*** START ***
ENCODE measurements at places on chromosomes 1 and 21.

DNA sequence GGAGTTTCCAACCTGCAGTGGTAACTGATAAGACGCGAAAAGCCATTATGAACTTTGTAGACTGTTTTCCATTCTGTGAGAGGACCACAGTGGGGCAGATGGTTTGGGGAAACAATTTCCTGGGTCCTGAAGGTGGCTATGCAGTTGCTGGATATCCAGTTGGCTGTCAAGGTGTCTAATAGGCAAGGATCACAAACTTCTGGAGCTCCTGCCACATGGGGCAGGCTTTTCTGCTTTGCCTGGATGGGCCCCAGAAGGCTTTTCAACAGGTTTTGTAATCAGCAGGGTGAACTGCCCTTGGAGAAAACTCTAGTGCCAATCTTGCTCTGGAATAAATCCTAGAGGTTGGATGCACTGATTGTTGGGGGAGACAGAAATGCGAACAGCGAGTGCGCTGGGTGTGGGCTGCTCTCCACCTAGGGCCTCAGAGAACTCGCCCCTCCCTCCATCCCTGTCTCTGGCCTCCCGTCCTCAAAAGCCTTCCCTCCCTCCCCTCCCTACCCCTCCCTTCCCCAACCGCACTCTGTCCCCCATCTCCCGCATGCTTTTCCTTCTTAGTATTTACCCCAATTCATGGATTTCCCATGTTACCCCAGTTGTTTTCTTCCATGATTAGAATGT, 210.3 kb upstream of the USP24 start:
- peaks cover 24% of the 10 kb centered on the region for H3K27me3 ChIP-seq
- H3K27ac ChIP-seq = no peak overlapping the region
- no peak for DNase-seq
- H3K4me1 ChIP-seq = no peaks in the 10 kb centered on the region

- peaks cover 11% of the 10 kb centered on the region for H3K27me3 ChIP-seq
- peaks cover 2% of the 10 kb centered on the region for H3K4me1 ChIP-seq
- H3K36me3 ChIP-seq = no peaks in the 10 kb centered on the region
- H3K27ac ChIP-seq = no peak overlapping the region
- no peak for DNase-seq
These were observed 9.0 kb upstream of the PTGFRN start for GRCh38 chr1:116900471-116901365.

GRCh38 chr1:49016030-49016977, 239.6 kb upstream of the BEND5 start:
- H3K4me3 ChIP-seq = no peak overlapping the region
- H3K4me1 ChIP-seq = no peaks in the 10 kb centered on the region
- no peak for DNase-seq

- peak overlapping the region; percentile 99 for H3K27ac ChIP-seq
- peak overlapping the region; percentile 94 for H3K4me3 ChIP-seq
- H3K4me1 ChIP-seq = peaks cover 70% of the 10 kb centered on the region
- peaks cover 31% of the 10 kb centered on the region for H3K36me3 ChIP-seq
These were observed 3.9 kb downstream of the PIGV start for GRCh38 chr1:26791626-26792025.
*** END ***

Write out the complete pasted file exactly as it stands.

ENCODE measurements at places on chromosomes 1 and 21.

DNA sequence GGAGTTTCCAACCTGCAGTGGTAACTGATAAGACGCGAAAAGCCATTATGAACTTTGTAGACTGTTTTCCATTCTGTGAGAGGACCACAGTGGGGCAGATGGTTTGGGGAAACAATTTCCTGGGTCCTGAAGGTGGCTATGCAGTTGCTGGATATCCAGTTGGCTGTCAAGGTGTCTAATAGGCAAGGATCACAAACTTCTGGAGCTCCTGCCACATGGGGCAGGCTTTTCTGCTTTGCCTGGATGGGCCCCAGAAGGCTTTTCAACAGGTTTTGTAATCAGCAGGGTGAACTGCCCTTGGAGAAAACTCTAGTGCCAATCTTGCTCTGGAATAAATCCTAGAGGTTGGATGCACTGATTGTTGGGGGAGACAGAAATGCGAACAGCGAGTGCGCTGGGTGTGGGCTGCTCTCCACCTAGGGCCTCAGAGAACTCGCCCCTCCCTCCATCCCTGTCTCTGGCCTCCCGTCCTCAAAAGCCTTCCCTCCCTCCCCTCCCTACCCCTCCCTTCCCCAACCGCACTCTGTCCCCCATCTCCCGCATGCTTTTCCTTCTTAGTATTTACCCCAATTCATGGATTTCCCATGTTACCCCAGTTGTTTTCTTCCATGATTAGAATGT, 210.3 kb upstream of the USP24 start:
- peaks cover 24% of the 10 kb centered on the region for H3K27me3 ChIP-seq
- H3K27ac ChIP-seq = no peak overlapping the region
- no peak for DNase-seq
- H3K4me1 ChIP-seq = no peaks in the 10 kb centered on the region

- peaks cover 11% of the 10 kb centered on the region for H3K27me3 ChIP-seq
- peaks cover 2% of the 10 kb centered on the region for H3K4me1 ChIP-seq
- H3K36me3 ChIP-seq = no peaks in the 10 kb centered on the region
- H3K27ac ChIP-seq = no peak overlapping the region
- no peak for DNase-seq
These were observed 9.0 kb upstream of the PTGFRN start for GRCh38 chr1:116900471-116901365.

GRCh38 chr1:49016030-49016977, 239.6 kb upstream of the BEND5 start:
- H3K4me3 ChIP-seq = no peak overlapping the region
- H3K4me1 ChIP-seq = no peaks in the 10 kb centered on the region
- no peak for DNase-seq

- peak overlapping the region; percentile 99 for H3K27ac ChIP-seq
- peak overlapping the region; percentile 94 for H3K4me3 ChIP-seq
- H3K4me1 ChIP-seq = peaks cover 70% of the 10 kb centered on the region
- peaks cover 31% of the 10 kb centered on the region for H3K36me3 ChIP-seq
These were observed 3.9 kb downstream of the PIGV start for GRCh38 chr1:26791626-26792025.